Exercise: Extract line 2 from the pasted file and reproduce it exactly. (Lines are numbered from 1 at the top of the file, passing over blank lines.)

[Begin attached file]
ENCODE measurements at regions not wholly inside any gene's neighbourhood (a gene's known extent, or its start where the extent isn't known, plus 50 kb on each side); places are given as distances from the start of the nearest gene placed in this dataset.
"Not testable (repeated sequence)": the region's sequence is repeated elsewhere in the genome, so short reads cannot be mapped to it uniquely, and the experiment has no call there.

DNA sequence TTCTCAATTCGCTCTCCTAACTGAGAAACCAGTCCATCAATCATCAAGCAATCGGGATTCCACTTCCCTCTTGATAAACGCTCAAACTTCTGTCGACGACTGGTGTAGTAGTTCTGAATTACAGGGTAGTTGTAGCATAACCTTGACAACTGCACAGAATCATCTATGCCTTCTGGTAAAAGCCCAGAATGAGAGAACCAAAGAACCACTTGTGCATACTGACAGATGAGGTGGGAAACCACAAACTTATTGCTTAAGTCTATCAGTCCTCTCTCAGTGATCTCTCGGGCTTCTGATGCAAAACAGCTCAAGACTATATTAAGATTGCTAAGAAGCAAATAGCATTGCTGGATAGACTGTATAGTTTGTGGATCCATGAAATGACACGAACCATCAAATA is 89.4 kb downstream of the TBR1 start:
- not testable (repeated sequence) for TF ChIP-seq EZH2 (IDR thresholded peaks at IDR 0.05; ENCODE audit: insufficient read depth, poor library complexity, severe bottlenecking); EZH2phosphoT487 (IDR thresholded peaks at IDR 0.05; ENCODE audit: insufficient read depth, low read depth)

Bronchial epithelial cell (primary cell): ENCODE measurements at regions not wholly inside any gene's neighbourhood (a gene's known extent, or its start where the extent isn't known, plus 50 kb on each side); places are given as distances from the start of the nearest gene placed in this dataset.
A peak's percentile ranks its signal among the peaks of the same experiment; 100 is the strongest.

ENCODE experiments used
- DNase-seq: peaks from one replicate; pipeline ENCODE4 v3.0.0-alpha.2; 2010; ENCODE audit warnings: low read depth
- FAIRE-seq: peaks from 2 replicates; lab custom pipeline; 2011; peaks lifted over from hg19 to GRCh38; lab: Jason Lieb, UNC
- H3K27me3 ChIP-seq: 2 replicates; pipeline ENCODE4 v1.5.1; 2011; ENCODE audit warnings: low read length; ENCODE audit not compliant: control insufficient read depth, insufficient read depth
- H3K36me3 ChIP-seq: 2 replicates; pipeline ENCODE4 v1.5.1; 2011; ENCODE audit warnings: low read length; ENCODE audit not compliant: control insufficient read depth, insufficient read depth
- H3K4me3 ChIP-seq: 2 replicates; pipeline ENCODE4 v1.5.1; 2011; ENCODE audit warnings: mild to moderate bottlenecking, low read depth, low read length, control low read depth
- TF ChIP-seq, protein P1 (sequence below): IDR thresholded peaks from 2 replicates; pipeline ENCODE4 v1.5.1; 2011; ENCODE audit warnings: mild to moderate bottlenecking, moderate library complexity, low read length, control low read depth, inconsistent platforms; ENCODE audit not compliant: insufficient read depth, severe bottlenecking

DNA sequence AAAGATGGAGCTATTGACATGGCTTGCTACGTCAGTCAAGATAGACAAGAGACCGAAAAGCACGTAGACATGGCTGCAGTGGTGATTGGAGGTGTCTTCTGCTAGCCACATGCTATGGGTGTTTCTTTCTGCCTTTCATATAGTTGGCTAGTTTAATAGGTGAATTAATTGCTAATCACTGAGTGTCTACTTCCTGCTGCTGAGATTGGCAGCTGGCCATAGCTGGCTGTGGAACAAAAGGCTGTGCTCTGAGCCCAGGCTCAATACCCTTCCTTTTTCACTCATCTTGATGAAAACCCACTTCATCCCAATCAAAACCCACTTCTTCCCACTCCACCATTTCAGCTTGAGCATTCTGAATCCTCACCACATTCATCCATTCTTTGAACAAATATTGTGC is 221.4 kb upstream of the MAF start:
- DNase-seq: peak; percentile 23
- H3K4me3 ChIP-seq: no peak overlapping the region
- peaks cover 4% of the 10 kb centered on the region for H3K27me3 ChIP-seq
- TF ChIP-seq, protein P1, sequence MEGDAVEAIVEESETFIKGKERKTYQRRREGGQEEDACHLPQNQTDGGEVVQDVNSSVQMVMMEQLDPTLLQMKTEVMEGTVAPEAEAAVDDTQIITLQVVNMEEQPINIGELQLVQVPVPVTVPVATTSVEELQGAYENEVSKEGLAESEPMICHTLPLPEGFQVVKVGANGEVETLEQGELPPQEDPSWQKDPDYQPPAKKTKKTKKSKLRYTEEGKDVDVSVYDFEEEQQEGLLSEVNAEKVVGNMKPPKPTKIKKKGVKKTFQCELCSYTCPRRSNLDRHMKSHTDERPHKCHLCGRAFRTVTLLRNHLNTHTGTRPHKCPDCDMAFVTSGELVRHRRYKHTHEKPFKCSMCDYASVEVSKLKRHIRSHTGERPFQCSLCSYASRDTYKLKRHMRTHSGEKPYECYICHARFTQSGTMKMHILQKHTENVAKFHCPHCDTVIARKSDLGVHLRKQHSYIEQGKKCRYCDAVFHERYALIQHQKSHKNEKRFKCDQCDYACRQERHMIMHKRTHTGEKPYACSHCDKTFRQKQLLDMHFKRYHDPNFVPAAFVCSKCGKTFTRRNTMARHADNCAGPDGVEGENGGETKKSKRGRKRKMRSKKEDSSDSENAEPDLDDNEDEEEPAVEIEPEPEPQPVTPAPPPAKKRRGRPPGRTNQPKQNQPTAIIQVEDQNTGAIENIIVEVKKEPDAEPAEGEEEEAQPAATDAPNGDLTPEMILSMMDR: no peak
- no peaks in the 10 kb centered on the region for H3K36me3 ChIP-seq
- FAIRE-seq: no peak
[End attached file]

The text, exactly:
"Not testable (repeated sequence)": the region's sequence is repeated elsewhere in the genome, so short reads cannot be mapped to it uniquely, and the experiment has no call there.